• Are there skills they’re hoping to build, like becoming a stronger swimmer? Stepping up to service or leadership opportunities?
  • Do they need something dynamic or would they prefer to focus on one theme per week?
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Topics: Communication and Children, Inspiring the Best in Kids

What Does Your T-Shirt Really Cost?

Posted by Alicia Zeoli and Erin Salvucci on April 9, 2019

(article excerpted from the Buck Institute for Education blog and edited for length.)

In elementary school, math is tangible and authentic. You count money or look at what fraction of a pizza you have left. Once students reach middle school, math loses its tangibility, moving from concrete to abstract. At the same time, it can lose its relevance in the real world. Teachers often wonder if they can make Project Based Learning (PBL) relevant in a math classroom.

Erin Salvucci is a middle school math teacher at Westtown. She has a passion for teaching social impact and equity. This summer at a Buck Institute PBL workshop, Salvucci set out to create a PBL unit that not only teaches her students about linear equations and cost analysis, but also about social and environmental impacts. Her project’s driving question was, “What does your shirt really cost?”

The process began with backwards mapping. The key knowledge and understanding 8th grade algebra students would learn had to be at the heart of this project. Students had to be able to: graph and write linear relationships given a rate of change and y-intercept; find and analyze the solution to a system of equations; analyze and defend monetary costs and profits based on their mathematical data; provide and defend social and environmental costs and impacts based on their research; and present this information graphically.

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Topics: Help with learning

AP Courses: Are They Necessary for College Admission?

Posted by Jessica Smith on January 25, 2019

This question comes up in our Admission office, College Counseling office, and even in our Lower School lobby. Parents and students alike worry about college preparation and bolstering transcripts. We asked our Director of College Counseling to shed some light on what colleges actually look for, what students need, and how a Westtown education prepares students for college.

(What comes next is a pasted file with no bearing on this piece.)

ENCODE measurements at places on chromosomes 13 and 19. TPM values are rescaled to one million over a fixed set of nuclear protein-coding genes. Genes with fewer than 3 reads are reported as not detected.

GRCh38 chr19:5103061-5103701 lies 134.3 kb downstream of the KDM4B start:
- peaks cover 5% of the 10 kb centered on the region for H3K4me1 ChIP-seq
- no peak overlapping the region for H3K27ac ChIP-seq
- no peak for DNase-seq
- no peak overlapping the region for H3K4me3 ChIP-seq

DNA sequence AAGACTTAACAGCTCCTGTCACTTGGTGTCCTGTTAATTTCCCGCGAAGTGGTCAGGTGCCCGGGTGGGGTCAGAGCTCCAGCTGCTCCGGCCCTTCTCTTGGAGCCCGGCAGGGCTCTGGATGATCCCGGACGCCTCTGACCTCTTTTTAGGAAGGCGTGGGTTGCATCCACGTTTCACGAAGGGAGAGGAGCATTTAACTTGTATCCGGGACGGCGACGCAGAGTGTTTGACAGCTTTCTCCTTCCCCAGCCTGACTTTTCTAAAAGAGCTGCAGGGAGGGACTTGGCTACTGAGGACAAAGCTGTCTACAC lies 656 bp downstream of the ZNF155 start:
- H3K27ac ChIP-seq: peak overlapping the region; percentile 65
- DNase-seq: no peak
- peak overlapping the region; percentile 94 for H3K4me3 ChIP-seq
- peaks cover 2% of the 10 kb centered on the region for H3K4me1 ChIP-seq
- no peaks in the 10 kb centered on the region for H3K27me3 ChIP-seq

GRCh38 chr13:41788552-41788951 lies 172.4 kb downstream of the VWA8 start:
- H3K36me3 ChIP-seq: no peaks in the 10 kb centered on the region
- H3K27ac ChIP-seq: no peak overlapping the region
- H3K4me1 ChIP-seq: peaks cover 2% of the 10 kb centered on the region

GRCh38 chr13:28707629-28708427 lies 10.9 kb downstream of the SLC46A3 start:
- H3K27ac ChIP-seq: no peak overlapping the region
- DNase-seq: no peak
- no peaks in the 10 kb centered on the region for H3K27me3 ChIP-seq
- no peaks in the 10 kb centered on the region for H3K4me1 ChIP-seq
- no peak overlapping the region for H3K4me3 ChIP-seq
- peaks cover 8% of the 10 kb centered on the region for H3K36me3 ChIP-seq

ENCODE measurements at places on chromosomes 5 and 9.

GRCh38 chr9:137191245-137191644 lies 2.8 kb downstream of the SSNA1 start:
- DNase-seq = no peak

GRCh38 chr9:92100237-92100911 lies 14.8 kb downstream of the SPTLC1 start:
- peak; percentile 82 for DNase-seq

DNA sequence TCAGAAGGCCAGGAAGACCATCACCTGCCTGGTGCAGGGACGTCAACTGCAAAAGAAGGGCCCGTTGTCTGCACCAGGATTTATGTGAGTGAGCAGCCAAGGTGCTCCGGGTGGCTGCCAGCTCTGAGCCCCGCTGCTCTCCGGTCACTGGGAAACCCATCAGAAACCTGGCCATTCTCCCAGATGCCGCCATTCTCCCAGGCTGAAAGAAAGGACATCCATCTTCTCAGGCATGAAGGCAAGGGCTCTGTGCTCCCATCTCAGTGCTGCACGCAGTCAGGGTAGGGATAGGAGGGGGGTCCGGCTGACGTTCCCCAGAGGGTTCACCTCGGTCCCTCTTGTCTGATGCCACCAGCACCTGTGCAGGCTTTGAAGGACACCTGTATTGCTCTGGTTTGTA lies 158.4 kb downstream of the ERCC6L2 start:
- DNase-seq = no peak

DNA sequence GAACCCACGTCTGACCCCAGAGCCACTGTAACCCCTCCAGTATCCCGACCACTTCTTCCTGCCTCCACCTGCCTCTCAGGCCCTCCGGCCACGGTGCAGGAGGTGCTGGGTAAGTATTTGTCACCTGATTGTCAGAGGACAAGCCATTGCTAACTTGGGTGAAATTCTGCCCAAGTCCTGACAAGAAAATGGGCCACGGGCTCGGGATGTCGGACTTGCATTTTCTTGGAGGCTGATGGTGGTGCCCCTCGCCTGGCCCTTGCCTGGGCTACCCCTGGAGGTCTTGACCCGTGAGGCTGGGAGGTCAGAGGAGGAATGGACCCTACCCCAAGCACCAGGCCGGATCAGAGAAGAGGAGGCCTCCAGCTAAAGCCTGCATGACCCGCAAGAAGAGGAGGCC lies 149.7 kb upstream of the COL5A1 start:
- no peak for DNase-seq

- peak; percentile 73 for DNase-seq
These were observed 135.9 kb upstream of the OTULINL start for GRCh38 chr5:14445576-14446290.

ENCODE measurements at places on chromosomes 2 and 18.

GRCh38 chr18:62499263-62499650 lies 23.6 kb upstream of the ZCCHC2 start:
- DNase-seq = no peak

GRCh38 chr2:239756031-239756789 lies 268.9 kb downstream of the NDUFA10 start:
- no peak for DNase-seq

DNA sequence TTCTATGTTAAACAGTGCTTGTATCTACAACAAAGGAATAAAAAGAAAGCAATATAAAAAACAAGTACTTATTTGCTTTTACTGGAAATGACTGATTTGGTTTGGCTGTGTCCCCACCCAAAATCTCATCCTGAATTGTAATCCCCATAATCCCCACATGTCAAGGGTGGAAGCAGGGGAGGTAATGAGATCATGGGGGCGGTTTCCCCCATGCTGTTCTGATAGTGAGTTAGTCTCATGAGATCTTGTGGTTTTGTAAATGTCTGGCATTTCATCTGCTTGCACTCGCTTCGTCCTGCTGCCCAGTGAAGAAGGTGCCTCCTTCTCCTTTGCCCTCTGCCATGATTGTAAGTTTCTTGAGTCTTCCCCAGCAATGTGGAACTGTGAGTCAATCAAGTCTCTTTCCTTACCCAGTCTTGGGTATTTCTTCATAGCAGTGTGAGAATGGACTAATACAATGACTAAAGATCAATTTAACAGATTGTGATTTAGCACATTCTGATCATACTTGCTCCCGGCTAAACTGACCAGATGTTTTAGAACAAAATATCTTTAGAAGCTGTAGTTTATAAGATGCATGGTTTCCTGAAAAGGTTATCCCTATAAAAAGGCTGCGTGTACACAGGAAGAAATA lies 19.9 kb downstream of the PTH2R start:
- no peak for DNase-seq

You might already know that Westtown School offers over 50 upper school courses with advanced designations, but you might be wondering why Westtown doesn’t offer Advanced Placement (AP) courses. In 2005, after a vigorous two-year curriculum review, the school’s Curriculum Committee recommended removing the AP designation from all Westtown courses because, as they found, “[A] Westtown Education is a religious endeavor, is rooted in community, educates the whole child, fosters an appreciation of racial, ethnic, economic and religious diversity, calls for a variety of approaches to pedagogy and assessment, encourages interdisciplinary learning, allows time for the present moment, and empowers students to create positive change in the world...Our students’ growth as independent learners will be enhanced by teachers having room in their curriculum to create challenging laboratory and research experiences and to assign lengthy and difficult works of literature in English and in foreign language studies, to name just a few.” The committee found that neither AP nor International Baccalaureate (IB) programs allowed for the depth and richness Westtown prizes in its course offerings.  

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Topics: Raising Resilient, Healthy Teens, Inspiring the Best in Kids

It Would Be Better If...

Posted by Kristin Crawford on January 10, 2019


Happy New Year!  Otherwise known as a time of optimistic self-improvement.

One of the skills required of parenthood and teaching is the ability to identify areas for potential improvement in children. We can believe a little more of this or a little less of that would benefit our children greatly. But we often make such determinations from our own point of view. If only they did ____ everything would be better. And our children give us daily reality checks that what we deem needs improvement may not be what they recognize as worthy of attention. What we see as encouragement for self-improvement and growth, they could describe as nagging. Maybe rightly so. 

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Topics: Inspiring the Best in Kids